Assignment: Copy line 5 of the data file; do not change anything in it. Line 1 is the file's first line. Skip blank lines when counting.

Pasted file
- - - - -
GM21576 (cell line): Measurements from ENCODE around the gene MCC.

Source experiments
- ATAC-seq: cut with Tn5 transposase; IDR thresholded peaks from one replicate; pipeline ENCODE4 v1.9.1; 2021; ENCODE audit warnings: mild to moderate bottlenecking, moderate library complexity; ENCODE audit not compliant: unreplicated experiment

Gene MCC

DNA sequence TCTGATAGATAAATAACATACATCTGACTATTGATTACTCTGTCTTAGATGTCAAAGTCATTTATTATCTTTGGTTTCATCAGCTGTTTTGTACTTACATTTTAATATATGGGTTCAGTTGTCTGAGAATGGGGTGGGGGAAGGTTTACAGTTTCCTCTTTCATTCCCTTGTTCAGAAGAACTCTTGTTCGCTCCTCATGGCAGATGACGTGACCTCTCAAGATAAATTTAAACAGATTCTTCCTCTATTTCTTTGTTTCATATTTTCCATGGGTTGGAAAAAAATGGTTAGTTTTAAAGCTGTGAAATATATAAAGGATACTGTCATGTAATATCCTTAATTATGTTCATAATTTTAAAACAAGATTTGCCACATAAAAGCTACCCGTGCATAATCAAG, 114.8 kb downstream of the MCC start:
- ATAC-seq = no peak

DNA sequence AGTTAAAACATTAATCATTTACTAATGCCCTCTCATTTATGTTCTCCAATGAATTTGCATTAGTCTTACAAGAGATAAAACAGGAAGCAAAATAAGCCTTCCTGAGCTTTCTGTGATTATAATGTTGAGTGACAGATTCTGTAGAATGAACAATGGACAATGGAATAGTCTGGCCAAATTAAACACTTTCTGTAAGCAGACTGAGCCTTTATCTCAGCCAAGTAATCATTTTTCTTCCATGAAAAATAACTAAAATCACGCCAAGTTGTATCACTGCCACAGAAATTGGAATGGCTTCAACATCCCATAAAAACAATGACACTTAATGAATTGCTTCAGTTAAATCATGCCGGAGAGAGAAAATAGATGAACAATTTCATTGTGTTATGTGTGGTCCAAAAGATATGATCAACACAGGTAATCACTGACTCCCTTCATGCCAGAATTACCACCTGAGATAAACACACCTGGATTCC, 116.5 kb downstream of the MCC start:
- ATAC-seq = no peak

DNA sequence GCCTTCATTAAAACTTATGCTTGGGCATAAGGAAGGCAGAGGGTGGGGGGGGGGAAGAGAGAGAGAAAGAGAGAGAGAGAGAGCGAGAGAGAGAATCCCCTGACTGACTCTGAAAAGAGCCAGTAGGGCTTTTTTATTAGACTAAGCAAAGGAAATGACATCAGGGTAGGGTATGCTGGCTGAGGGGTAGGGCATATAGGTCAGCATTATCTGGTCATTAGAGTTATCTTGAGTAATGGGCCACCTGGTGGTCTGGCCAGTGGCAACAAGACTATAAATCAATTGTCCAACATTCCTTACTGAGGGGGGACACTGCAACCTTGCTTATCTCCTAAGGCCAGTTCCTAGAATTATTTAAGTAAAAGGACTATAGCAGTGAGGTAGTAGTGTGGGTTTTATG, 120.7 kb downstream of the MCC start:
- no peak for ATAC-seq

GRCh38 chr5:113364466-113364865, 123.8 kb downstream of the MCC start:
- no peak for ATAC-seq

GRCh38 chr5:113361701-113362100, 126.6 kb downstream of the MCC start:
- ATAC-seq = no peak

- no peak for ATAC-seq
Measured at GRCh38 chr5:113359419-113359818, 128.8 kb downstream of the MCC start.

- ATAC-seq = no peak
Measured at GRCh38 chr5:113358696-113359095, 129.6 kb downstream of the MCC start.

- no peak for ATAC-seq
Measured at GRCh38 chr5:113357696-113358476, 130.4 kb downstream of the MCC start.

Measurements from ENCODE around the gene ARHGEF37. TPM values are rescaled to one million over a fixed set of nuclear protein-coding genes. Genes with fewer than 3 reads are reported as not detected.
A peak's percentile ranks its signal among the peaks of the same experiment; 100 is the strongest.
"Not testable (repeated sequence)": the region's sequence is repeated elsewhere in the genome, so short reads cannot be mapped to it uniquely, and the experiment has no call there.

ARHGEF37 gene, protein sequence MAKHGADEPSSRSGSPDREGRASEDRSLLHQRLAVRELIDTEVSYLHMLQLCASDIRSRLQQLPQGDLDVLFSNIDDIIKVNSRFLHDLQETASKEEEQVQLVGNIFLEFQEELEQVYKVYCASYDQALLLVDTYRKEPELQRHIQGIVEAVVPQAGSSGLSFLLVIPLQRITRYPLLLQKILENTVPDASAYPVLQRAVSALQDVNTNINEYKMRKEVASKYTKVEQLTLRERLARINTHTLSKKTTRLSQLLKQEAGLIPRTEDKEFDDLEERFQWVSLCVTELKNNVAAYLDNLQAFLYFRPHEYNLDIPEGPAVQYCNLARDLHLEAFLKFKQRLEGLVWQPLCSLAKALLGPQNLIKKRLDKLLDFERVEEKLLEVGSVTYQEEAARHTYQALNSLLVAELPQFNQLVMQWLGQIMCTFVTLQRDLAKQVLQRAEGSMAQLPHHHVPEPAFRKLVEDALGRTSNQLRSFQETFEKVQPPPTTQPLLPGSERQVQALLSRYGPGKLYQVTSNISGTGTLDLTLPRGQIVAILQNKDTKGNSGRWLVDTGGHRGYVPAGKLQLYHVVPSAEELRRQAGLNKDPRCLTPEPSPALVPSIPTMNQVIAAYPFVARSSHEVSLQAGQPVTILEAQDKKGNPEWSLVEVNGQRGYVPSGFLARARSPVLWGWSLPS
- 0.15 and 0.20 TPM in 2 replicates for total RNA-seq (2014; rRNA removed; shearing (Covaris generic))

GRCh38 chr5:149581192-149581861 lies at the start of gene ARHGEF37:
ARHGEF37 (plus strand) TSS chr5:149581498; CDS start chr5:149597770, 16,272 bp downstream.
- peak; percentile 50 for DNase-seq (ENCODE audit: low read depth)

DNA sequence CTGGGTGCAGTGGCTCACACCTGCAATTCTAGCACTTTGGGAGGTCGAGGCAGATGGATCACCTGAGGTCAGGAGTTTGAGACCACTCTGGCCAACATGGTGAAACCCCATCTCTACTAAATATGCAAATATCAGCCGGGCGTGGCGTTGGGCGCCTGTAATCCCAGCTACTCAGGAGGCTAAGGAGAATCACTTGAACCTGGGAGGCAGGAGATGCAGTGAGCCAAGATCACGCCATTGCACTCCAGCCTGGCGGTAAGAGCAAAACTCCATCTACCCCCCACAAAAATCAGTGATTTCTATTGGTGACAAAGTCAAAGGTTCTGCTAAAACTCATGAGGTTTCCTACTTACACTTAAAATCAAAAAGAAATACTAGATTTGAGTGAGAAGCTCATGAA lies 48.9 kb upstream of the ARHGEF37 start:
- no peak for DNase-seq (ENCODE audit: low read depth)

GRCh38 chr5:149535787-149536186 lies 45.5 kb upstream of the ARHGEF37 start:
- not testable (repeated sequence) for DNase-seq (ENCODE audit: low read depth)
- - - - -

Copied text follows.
DNA sequence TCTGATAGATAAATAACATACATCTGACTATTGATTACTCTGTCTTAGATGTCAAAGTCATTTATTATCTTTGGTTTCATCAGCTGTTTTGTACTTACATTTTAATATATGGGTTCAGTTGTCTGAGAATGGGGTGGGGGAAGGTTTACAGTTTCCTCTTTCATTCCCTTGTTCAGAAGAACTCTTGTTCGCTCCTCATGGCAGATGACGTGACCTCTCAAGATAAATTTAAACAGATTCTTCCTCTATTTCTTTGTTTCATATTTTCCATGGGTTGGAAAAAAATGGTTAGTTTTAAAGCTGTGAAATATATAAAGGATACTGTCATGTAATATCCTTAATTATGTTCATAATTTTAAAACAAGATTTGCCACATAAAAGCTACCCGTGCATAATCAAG, 114.8 kb downstream of the MCC start: